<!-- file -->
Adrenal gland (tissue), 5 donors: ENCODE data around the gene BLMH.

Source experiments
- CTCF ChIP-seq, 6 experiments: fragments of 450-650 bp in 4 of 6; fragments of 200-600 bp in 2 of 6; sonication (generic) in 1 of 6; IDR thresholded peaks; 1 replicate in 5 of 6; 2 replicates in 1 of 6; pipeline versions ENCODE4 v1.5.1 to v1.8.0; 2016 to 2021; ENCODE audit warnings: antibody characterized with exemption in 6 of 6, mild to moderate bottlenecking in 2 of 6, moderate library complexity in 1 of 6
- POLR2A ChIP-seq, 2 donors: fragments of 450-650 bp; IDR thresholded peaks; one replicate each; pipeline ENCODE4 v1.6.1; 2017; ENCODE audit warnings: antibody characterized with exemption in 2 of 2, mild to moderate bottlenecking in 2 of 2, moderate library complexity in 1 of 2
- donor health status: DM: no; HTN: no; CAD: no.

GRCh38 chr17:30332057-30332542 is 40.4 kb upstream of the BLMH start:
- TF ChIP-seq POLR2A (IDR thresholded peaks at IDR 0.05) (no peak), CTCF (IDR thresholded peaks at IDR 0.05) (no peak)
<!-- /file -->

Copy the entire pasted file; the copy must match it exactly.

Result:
Adrenal gland (tissue), 5 donors: ENCODE data around the gene BLMH.

Source experiments
- CTCF ChIP-seq, 6 experiments: fragments of 450-650 bp in 4 of 6; fragments of 200-600 bp in 2 of 6; sonication (generic) in 1 of 6; IDR thresholded peaks; 1 replicate in 5 of 6; 2 replicates in 1 of 6; pipeline versions ENCODE4 v1.5.1 to v1.8.0; 2016 to 2021; ENCODE audit warnings: antibody characterized with exemption in 6 of 6, mild to moderate bottlenecking in 2 of 6, moderate library complexity in 1 of 6
- POLR2A ChIP-seq, 2 donors: fragments of 450-650 bp; IDR thresholded peaks; one replicate each; pipeline ENCODE4 v1.6.1; 2017; ENCODE audit warnings: antibody characterized with exemption in 2 of 2, mild to moderate bottlenecking in 2 of 2, moderate library complexity in 1 of 2
- donor health status: DM: no; HTN: no; CAD: no.

GRCh38 chr17:30332057-30332542 is 40.4 kb upstream of the BLMH start:
- TF ChIP-seq POLR2A (IDR thresholded peaks at IDR 0.05) (no peak), CTCF (IDR thresholded peaks at IDR 0.05) (no peak)